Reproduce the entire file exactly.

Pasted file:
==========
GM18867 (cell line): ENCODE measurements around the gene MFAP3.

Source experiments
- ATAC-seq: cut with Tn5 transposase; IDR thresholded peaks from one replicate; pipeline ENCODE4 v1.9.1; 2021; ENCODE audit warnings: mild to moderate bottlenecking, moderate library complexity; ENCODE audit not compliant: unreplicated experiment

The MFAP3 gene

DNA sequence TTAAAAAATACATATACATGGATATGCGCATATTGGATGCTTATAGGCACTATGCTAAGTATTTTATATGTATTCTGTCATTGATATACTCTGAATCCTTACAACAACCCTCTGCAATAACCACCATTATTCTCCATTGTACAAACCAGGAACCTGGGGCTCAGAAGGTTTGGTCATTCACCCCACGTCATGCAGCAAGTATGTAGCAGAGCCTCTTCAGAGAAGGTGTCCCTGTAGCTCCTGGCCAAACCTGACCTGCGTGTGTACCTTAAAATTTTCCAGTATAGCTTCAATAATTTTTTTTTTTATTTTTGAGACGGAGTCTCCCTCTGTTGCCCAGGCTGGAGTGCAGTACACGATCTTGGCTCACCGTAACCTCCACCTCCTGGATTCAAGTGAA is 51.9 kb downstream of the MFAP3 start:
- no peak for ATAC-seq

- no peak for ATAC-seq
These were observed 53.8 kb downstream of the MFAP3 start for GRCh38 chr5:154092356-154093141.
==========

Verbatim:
GM18867 (cell line): ENCODE measurements around the gene MFAP3.

Source experiments
- ATAC-seq: cut with Tn5 transposase; IDR thresholded peaks from one replicate; pipeline ENCODE4 v1.9.1; 2021; ENCODE audit warnings: mild to moderate bottlenecking, moderate library complexity; ENCODE audit not compliant: unreplicated experiment

The MFAP3 gene

DNA sequence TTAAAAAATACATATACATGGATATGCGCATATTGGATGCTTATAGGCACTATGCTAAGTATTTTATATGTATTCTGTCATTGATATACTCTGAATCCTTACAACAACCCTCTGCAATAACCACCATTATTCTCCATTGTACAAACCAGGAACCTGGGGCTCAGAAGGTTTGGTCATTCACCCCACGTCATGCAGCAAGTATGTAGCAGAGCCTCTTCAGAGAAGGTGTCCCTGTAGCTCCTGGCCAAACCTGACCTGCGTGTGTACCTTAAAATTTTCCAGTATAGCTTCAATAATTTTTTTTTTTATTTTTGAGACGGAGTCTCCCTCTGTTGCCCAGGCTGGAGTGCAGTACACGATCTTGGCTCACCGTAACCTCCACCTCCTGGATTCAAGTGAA is 51.9 kb downstream of the MFAP3 start:
- no peak for ATAC-seq

- no peak for ATAC-seq
These were observed 53.8 kb downstream of the MFAP3 start for GRCh38 chr5:154092356-154093141.